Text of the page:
Budgeting With Variable Income

When you don't have a regular income, budgeting can feel out of reach—a bit like fitting a square peg into a round hole. Here at YNAB, not only is it possible to budget with variable income, it’s the secret to having total control over your money, even when you’re not always sure when you’ll get paid again. The Four Rules of the YNAB Method will help you plan for the future and keep funds available during the leaner months of income.

In This Article

Quick Start for Variable Income

Not knowing how much your next paycheck will be or when it will come in injects uncertainty into your financial life. What's the antidote? Aging your money.

The longer your money sits in your account before you spend it, the more secure you are. You're reducing uncertainty. Here are some tips for how to do that:

  • You can still use our the same steps to get started that most YNABers use! 
  • Set up a Budget Template. Knowing exactly when each bill is due and how much it will be (exactly or approximately) will give you back some certainty. Those are things you know.
  • Weigh your priorities over more than just one month. Should you budget less for Fun Money this month and more for next month's Rent category? Maybe–consider budgeting for necessary bills in future months before you budget for less necessary expenses this month.
  • Rely on Scheduled Transactions and Goals. Yellow alerts in the budget will remind you if you need to budget more to have enough set aside for those.
  • Make budgeting part of your daily life. I know, it sounds like something your grandma might have told you, along with "eat your vegetables," and "don't forget to floss," but it's going to be much more fun to spend about 5 minutes a day in the budget than a whole morning once a month. Trust me, I've done both. 😅
  • Never hesitate to reach out to us at the YNAB team! We're ready to answer your questions and help you with your particular situation.

Rule One, For the Win

Above all, remember, only budget the money you have. How long does your cash on hand need to last you? You might not know for sure, so you can stretch it as far as possible now that you have a plan.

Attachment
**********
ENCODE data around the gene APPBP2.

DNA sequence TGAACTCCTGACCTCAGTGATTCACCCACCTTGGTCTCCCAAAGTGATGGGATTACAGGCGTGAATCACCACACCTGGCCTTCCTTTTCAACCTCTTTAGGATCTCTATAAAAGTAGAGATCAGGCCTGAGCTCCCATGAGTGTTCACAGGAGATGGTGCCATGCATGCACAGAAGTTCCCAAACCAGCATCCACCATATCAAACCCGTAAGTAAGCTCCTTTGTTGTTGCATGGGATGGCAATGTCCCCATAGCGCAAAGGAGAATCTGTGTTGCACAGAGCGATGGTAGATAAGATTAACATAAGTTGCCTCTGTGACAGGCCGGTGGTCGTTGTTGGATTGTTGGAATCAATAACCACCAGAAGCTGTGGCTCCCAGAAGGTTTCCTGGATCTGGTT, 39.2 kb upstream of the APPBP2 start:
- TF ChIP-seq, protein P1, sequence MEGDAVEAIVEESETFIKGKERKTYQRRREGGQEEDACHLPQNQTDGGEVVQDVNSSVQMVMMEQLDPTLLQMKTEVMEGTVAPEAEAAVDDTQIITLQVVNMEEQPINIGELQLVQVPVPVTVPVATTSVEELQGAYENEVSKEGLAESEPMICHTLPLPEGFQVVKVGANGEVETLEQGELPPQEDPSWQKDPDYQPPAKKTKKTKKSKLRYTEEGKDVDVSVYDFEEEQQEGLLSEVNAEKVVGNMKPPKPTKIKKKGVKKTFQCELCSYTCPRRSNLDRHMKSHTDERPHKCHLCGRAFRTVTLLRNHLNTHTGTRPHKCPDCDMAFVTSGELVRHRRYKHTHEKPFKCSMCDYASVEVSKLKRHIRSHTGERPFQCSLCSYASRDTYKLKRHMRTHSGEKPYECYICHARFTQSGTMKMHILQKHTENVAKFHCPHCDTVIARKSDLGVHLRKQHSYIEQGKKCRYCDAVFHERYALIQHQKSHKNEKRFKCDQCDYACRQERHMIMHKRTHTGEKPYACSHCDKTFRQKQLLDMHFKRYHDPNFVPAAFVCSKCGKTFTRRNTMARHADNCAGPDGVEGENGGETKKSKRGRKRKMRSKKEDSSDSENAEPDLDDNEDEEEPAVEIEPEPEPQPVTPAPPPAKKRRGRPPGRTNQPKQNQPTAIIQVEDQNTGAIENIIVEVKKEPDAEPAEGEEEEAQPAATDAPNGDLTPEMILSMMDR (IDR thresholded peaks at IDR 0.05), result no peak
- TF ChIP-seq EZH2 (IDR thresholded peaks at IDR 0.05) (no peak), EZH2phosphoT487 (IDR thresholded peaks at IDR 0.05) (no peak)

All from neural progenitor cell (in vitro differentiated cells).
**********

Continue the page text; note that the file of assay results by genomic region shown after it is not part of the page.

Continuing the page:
Deep Dive

We have an 8-part blog series called Mastering A Variable Income. You don't have to read all of these before starting your budget! However, each article offers valuable insight into budgeting with variable income.

1

Even it if feels impossible to get started or if you've tried other methods that didn't work, the YNAB Method helps you develop a plan that’s as flexible as your lifestyle.

2

Part 2: How to Make Spending Decisions When Your Income is Unpredictable

This article helps you answer the critical question, “Can I afford it?” by teaching you how to budget using your priorities, making sure that your most important expenses are covered first.

3

Part 3: The Dangers of Forecasting on an Irregular Income

It can be tempting to forecast different scenarios based on dollars you'll probably-almost-likely have by a certain time, but we're not big fans of probably-almost-likely, so when it comes to forecasting, our answer is simple—just don't do it.

4

Part 4: Planning for Non-Monthly Expenses on an Irregular Income

“Embrace Your True Expenses” is Rule Two of the YNAB Method. This article shows you how to put that Rule to work and plan for those expenses that happen less often. Setting aside a little bit every month towards those expenses can make things like insurance premiums and holidays feel like less of an emergency.

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Part 5: How to Expect the Unexpected When Your Income Is Unpredictable

Take planning for true expenses to the next level! This article  teaches you to prepare for expenses that you’re not sure will happen, but will certainly have an impact on your budget if they do. 

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Part 6: Change Your Mind, Change Your Budget

Your budget is a living and breathing thing. Your priorities may change, and when that happens, your budget will change. Learn more about Rule Three: Roll With the Punches, where change is not only expected but encouraged.

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Part 7: The Importance of Aging Your Money When Your Income is Unpredictable

Age of Money is the average number of days between when you receive income and when it's spent. The older your money is, the more stable your budget.

8

Part 8: No More Excuses

It’s time to apply the information you’ve learned so far. There’s a lot to take in, but we know you can do it!

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